Mr. Ehren Cory was appointed CEO of Infrastructure Ontario (IO) earlier this year. IO partners with both the public and private sectors to build, manage, finance, and enhance the value of the province’s assets.

Mediaplanet: IO recently brought its 100th project to market using the made-in-Ontario approach to P3s, alternative financing and procurement. That’s obviously a major milestone for the organization. Will there be 100 more?

Ehren Cory: We are incredibly proud of this achievement. Those 100 projects represent a province-wide renewal and modernization of hospitals, courthouses, and significant new transportation projects including highways and light rail transit lines over the past 12 years.  Their capital value exceeds $45 billion of investment into public infrastructure.
Looking ahead, we have taken the opportunity to consider how we build on our success as we deliver our next 100 projects.

MP: What does the next set of IO’s AFP projects look like?

EC: The province has tasked us with a significant workload on all fronts. Each year IO shares an update with the market of what projects it expects to bring to market. We expect to provide our next update later this fall.

Ambitious transit projects such as Metrolinx’s Regional Express Rail program continue to progress. The province’s historic infrastructure investment also includes significant new investments in hospitals and justice facilities. I expect many of those projects will be a prominent addition to our next market update.

IO has also taken on a broader mandate and additional responsibilities since our first project went to market 12 years ago. We have become not only builders of public infrastructure but also stewards of publicly owned real estate and infrastructure more generally. As our early AFP projects have entered into service, we have increasingly stepped into a role in the operations phase — helping project owners to manage the maintenance of their assets, leveraging the performance-based commercial elements of the AFP contract to ensure long-lasting, high-quality infrastructure. More broadly, on behalf of the province, our real estate division oversees Ontario’s portfolio of government buildings and land, which is one of the largest and most diverse in the country. Our staff are experts in managing everything from modern courthouses to award-winning, energy-efficient government buildings, to vacant properties that we can sell for revenues to support government priorities.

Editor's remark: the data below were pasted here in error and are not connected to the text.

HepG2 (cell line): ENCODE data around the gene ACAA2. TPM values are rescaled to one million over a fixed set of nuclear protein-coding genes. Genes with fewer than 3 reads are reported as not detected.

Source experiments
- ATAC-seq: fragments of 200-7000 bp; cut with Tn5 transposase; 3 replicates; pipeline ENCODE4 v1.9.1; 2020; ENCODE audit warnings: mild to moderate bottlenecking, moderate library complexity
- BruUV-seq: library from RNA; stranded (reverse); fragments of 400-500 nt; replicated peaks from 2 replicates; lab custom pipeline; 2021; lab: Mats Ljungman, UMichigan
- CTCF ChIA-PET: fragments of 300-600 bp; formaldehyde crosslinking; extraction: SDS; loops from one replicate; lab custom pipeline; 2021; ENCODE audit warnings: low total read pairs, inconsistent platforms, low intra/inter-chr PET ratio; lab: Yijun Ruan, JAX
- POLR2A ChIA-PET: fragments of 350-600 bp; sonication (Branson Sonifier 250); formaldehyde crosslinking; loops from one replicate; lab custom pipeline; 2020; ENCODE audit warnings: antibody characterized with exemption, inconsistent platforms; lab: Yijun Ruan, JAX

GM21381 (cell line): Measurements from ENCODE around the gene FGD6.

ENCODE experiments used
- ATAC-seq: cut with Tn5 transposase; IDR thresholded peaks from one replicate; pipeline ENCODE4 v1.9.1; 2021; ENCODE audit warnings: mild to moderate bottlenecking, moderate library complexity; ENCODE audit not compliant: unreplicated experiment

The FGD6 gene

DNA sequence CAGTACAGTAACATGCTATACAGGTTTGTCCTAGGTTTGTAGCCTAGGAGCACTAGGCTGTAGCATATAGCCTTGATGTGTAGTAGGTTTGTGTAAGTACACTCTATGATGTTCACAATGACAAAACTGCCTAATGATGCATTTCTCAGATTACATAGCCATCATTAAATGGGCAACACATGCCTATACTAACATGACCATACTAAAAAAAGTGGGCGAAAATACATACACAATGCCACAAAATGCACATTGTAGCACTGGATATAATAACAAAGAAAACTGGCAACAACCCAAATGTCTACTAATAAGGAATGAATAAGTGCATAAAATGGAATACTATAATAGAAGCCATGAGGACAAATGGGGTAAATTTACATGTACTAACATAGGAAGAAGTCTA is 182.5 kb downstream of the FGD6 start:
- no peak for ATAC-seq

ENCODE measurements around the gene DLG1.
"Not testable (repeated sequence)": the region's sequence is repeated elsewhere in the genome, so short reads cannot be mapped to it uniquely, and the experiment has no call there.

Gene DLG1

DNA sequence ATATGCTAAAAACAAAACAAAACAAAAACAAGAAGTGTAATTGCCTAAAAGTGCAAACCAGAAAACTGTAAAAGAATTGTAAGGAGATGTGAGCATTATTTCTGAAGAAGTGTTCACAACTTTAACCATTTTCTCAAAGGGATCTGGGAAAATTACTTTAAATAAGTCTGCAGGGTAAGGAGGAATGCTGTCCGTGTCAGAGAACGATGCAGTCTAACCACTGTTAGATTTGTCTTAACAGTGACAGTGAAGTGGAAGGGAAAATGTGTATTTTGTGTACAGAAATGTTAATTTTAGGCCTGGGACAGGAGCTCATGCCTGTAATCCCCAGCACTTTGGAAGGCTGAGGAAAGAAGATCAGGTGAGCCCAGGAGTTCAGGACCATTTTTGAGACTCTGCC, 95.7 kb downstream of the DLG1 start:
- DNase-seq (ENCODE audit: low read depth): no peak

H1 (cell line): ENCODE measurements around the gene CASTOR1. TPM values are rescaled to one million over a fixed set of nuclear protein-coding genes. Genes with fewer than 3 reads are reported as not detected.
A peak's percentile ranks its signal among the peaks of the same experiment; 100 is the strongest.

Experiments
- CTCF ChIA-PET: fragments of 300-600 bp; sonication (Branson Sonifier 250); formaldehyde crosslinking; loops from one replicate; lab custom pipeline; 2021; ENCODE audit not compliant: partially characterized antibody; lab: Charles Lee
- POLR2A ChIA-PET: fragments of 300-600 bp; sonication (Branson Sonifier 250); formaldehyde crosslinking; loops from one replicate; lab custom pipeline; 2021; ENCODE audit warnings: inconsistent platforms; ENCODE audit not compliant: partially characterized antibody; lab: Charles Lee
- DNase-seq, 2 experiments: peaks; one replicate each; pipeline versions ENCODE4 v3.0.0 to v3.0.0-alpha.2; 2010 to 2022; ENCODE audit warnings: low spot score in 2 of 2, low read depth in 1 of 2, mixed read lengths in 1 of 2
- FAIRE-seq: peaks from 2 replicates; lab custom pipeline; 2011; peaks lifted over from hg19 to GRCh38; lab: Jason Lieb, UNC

MP: What are some of the ingredients of IO’s success on these huge, complex projects valued at $100 million or more?

EC: We are constantly reviewing our track record and adjusting to incorporate new innovation and experience. We have learned many lessons, like how proper up front planning can avoid expensive changes during construction; how empirical data and improved budgeting processes can help us make informed decisions; and developing new ways to link payments to completion of projects and the achievement of key milestones in ways that incentivize performance but minimize financing costs.

MP: Partnerships are the lynchpin for P3s. How important is it to find the right partners for your projects?

EC: Good partners are key. We seek out the best partners from around the world. By requiring local knowledge as a key component of any partnership, we create opportunities for companies closer to home to participate in our program.

MP: You launched a Vendor Performance Program earlier this year. Can you explain what it is and why you feel it’s important?

EC: We can only maintain our reputation if we continue to hold ourselves — and our partners — to the highest standards. By doing so, we are aiming to hold up IO’s work as the gold standard of project delivery, both for cost-effectiveness and quality. A key component of our efforts to continuously raise the bar is focused on the performance of our private sector partners. Our Vendor Performance Program establishes a standard approach for evaluating the past performance of vendors. That evaluation can be considered as part of a vendor’s bid on future IO work. The Program sets out clear expectations and benchmarks and encourages vendor responsibility and accountability — that benefits both vendors and IO.